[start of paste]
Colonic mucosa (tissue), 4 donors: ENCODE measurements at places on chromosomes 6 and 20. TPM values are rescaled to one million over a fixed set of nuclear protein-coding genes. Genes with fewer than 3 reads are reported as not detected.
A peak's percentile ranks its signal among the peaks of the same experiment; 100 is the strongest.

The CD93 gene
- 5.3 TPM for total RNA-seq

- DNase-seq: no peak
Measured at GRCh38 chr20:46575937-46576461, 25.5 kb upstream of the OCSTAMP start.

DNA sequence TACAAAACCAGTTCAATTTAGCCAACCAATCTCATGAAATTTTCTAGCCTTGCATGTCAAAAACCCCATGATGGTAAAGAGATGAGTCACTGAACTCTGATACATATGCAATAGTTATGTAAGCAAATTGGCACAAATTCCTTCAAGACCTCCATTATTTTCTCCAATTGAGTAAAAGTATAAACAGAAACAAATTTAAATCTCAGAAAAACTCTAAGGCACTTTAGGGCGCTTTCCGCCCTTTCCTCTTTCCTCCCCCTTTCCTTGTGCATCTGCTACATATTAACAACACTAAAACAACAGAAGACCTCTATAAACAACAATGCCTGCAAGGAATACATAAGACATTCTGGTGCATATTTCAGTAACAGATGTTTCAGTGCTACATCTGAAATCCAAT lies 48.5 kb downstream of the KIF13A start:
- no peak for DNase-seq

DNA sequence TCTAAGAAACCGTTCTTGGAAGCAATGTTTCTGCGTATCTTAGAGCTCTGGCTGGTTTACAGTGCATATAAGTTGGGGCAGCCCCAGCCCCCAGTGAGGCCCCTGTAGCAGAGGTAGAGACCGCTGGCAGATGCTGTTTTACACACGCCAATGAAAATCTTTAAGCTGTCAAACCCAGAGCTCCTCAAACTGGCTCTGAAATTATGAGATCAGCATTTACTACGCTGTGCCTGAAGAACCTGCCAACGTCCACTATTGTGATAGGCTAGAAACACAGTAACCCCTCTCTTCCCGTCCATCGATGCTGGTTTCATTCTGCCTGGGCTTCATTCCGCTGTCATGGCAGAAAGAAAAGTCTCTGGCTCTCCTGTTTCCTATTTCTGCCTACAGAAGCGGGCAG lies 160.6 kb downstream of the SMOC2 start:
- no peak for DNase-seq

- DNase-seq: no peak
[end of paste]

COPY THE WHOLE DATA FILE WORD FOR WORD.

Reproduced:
Colonic mucosa (tissue), 4 donors: ENCODE measurements at places on chromosomes 6 and 20. TPM values are rescaled to one million over a fixed set of nuclear protein-coding genes. Genes with fewer than 3 reads are reported as not detected.
A peak's percentile ranks its signal among the peaks of the same experiment; 100 is the strongest.

The CD93 gene
- 5.3 TPM for total RNA-seq

- DNase-seq: no peak
Measured at GRCh38 chr20:46575937-46576461, 25.5 kb upstream of the OCSTAMP start.

DNA sequence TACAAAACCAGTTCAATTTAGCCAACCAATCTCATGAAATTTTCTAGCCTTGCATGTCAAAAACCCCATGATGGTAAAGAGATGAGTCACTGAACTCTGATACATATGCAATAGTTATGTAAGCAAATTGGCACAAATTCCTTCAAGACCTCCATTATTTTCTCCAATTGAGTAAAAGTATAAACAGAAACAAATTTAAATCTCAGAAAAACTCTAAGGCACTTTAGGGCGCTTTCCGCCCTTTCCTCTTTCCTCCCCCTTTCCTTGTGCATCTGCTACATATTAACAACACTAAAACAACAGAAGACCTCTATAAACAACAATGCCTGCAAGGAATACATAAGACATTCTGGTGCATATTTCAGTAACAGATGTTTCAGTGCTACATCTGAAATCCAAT lies 48.5 kb downstream of the KIF13A start:
- no peak for DNase-seq

DNA sequence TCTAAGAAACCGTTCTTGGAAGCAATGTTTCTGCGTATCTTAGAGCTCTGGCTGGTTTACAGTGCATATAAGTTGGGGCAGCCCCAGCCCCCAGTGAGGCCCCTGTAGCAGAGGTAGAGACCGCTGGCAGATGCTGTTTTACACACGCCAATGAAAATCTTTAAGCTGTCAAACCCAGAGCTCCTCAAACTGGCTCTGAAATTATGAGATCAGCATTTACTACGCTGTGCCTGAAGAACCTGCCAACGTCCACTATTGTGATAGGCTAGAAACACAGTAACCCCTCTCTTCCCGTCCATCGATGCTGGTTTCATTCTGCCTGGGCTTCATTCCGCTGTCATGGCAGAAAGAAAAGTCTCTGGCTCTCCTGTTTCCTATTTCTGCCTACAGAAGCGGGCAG lies 160.6 kb downstream of the SMOC2 start:
- no peak for DNase-seq

- DNase-seq: no peak